They’re not nice to look at, and may make you feel self-conscious, but warts are mostly harmless.
Not only that, but pretty much everyone has come into contact with the virus that causes them at some point, meaning they’re quite common.
In fact, scientists have identified more than 100 unique types of the virus.
Of course, this doesn’t necessarily mean you will get warts, but it shows how easy they are to transmit.
Luckily (because, let’s face it, they don’t look great), when it comes to getting rid of them, this is relatively straightforward.
So if you or your child is affected by warts, here’s what you need to know about the different types, how you can catch them, and how to get rid of them.
What causes warts – different types and how to get rid of warts fast.
1. What causes warts
Warts and their friend, the verruca, are caused by a virus.
In the case of common warts, these are actually an infection in the top layer of skin, caused by viruses in the human papillomavirus , or HPV, family.
As mentioned, there are 100 variants of this virus and it causes an infection in areas where the top layer of the skin is broken or can be transmitted by touching a person with the condition OR touching things that contain the virus.
Common warts caused by the human papillomavirus are, by and large, harmless.
In some rare cases, however, they can develop into more serious health problems, so the NHS advise to always check with your GP if you have concerns.
2. Who gets warts
Some people are more susceptible to warts than others.
Owing to their weaker immune systems, Young children, young adults and the elderly are more likely to develop and get warts.
Young kids also share toys and play areas, and with young adults, sex is thought to be a factor too.
They’re easily transmitted, unfortunately.
Shaking hands with an infected person or using a towel or keyboard that has been used by a person with warts can mean you may get them too.
You definitely DON’T get them from handling frogs or toads – that is a myth.
3. Different types of wart
• Common warts which usually grow on your fingers and toes, but can appear elsewhere, and have a rough, grainy appearance and a rounded top. They also appear more grey in colour than the surrounding skin.
• Plantar warts which grow on the soles of the feet. Unlike other warts, plantar warts grow into your skin, not out of it, and you’ll notice what looks like a small hole in the bottom of your foot, surrounded by hardened skin.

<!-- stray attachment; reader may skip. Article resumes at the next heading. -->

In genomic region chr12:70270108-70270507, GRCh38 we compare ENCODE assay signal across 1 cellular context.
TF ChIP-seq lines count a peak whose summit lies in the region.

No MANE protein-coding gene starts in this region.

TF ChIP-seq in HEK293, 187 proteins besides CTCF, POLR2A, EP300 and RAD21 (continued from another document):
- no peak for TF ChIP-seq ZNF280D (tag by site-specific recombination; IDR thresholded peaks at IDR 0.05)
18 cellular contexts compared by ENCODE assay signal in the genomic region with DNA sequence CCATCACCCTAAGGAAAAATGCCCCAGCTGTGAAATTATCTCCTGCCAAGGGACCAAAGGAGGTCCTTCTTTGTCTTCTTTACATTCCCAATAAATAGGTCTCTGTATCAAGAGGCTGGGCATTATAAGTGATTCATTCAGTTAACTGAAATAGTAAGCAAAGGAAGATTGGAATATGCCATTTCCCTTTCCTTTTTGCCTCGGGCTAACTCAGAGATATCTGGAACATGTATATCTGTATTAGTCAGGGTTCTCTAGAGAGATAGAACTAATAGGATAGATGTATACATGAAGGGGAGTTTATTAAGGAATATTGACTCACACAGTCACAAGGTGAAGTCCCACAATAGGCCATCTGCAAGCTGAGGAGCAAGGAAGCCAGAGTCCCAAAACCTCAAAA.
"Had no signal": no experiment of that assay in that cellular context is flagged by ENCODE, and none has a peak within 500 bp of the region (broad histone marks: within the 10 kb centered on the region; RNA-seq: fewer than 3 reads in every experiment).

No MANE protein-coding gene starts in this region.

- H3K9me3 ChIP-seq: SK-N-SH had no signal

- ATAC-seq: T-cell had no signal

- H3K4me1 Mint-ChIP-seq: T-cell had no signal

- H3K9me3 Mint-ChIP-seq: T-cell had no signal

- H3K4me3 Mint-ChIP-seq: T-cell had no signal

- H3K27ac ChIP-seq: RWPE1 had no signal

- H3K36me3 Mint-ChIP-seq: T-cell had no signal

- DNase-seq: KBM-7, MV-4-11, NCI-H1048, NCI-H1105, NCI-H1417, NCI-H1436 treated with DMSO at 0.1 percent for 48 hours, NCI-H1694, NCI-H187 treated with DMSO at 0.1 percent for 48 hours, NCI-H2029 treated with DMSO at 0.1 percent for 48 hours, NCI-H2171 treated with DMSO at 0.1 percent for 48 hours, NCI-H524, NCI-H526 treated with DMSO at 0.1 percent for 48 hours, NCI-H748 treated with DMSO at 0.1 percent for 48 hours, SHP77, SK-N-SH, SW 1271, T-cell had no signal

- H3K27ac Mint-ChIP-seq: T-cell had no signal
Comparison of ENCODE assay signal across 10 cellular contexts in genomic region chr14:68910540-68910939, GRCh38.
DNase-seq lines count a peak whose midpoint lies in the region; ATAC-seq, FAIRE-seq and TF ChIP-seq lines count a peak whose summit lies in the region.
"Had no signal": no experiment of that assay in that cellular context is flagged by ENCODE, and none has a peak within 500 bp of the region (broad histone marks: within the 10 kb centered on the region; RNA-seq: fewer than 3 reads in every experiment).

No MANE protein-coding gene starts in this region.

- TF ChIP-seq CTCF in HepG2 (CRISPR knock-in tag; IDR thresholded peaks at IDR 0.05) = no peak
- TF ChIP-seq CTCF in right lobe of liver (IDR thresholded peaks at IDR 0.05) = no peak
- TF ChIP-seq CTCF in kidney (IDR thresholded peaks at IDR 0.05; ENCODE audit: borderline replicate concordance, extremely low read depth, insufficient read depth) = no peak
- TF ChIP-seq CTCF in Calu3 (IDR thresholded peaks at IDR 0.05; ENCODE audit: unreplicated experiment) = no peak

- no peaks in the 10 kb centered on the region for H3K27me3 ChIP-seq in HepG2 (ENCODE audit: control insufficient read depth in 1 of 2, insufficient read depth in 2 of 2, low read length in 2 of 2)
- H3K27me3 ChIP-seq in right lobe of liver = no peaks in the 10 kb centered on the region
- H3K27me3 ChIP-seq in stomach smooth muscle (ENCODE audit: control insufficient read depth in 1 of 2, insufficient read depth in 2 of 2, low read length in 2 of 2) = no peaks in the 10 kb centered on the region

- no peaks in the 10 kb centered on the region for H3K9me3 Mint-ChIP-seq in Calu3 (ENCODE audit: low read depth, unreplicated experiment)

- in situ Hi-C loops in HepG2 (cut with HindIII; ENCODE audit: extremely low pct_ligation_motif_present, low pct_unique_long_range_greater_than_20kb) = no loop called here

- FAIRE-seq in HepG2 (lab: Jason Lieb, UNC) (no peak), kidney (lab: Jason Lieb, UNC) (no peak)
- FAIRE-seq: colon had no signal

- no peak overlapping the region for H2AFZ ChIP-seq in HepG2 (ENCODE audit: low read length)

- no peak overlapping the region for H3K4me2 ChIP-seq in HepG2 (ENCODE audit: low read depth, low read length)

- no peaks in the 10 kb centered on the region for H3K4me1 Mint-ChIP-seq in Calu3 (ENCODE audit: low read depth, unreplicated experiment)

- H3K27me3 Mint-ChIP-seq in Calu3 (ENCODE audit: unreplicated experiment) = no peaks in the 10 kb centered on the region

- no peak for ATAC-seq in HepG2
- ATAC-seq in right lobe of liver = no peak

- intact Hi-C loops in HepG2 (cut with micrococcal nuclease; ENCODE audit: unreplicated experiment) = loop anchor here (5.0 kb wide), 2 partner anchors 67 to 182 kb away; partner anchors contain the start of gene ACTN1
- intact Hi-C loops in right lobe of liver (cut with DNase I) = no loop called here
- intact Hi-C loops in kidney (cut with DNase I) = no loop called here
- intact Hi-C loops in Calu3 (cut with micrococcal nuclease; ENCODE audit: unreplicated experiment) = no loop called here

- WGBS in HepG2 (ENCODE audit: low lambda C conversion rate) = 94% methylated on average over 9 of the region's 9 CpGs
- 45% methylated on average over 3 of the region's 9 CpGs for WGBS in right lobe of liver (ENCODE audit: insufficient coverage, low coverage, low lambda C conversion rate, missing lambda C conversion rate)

• Flat warts usually grow on the face, thighs or arms. They’re small, have a flat top, and are pink, brown or a little yellow in colour.
• Filiform warts usually grow around the mouth or nose and sometimes on the neck. They’re small and shaped like a skin tag.
• Periungual warts commonly grow under and around the toenails and fingernails. These can be painful and can affect nail growth.
4. How to get rid of warts
Please note this advice is only for warts on your hands or fingers.
Warts can and do go away on their own without treatment, but this could take weeks or months.
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If you’re in pain, notice that the warts are spreading to other areas, or they’re bleeding/change appearance, see your doctor.
Your GP may be able to freeze a wart or verruca so it falls off a few weeks later, which may take a few sessions.
If treatment hasn’t worked or you have a wart on your face, your GP might refer you to a skin specialist. Other treatments include minor surgery and treatment with laser or light.
Some home remedies include:
- Salicylic acid
Salicylic acid is a non-prescription product that can used to remove warts from home.
It’s comes both as a liquid and a patch.
Soak the affected skin area in warm water for about 10 to 20 minutes before applying the salicylic acid.
- Duct tape
If you’ve got this at home, cover the warts for about six days.
Later, soak the area in water before using a disposable emery board to scrape and remove the dead tissue of the wart.
You can find non-prescription aerosol wart-freezing products sold over the counter.
Make sure you do see your GP if the wart appears on your face or genitals.
- share towels, flannels, socks or shoes if you have a wart or verruca
- bite your nails or suck fingers with warts on
- walk barefoot in public places if you have a verruca
- scratch or pick a wart.
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